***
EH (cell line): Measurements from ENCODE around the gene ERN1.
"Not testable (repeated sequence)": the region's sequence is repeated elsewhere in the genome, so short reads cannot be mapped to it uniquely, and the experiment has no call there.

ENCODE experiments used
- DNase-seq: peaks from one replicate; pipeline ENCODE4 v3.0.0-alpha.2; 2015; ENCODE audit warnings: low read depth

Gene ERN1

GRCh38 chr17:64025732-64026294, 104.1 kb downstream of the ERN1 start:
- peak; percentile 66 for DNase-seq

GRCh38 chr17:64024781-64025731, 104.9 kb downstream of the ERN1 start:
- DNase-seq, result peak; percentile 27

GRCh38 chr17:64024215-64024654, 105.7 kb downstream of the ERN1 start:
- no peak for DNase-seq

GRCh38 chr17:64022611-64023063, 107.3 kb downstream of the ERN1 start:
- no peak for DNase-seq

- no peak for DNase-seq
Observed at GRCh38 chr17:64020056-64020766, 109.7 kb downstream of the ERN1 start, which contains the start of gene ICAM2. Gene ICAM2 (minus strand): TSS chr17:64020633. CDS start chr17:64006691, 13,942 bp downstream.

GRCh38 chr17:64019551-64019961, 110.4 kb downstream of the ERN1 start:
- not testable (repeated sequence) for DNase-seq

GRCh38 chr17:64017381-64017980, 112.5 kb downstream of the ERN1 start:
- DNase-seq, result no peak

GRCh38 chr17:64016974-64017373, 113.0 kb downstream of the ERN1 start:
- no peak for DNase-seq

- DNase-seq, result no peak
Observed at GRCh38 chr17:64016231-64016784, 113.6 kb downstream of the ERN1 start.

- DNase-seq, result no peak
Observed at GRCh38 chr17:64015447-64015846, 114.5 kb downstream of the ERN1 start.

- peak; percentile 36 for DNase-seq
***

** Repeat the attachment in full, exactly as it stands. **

EH (cell line): Measurements from ENCODE around the gene ERN1.
"Not testable (repeated sequence)": the region's sequence is repeated elsewhere in the genome, so short reads cannot be mapped to it uniquely, and the experiment has no call there.

ENCODE experiments used
- DNase-seq: peaks from one replicate; pipeline ENCODE4 v3.0.0-alpha.2; 2015; ENCODE audit warnings: low read depth

Gene ERN1

GRCh38 chr17:64025732-64026294, 104.1 kb downstream of the ERN1 start:
- peak; percentile 66 for DNase-seq

GRCh38 chr17:64024781-64025731, 104.9 kb downstream of the ERN1 start:
- DNase-seq, result peak; percentile 27

GRCh38 chr17:64024215-64024654, 105.7 kb downstream of the ERN1 start:
- no peak for DNase-seq

GRCh38 chr17:64022611-64023063, 107.3 kb downstream of the ERN1 start:
- no peak for DNase-seq

- no peak for DNase-seq
Observed at GRCh38 chr17:64020056-64020766, 109.7 kb downstream of the ERN1 start, which contains the start of gene ICAM2. Gene ICAM2 (minus strand): TSS chr17:64020633. CDS start chr17:64006691, 13,942 bp downstream.

GRCh38 chr17:64019551-64019961, 110.4 kb downstream of the ERN1 start:
- not testable (repeated sequence) for DNase-seq

GRCh38 chr17:64017381-64017980, 112.5 kb downstream of the ERN1 start:
- DNase-seq, result no peak

GRCh38 chr17:64016974-64017373, 113.0 kb downstream of the ERN1 start:
- no peak for DNase-seq

- DNase-seq, result no peak
Observed at GRCh38 chr17:64016231-64016784, 113.6 kb downstream of the ERN1 start.

- DNase-seq, result no peak
Observed at GRCh38 chr17:64015447-64015846, 114.5 kb downstream of the ERN1 start.

- peak; percentile 36 for DNase-seq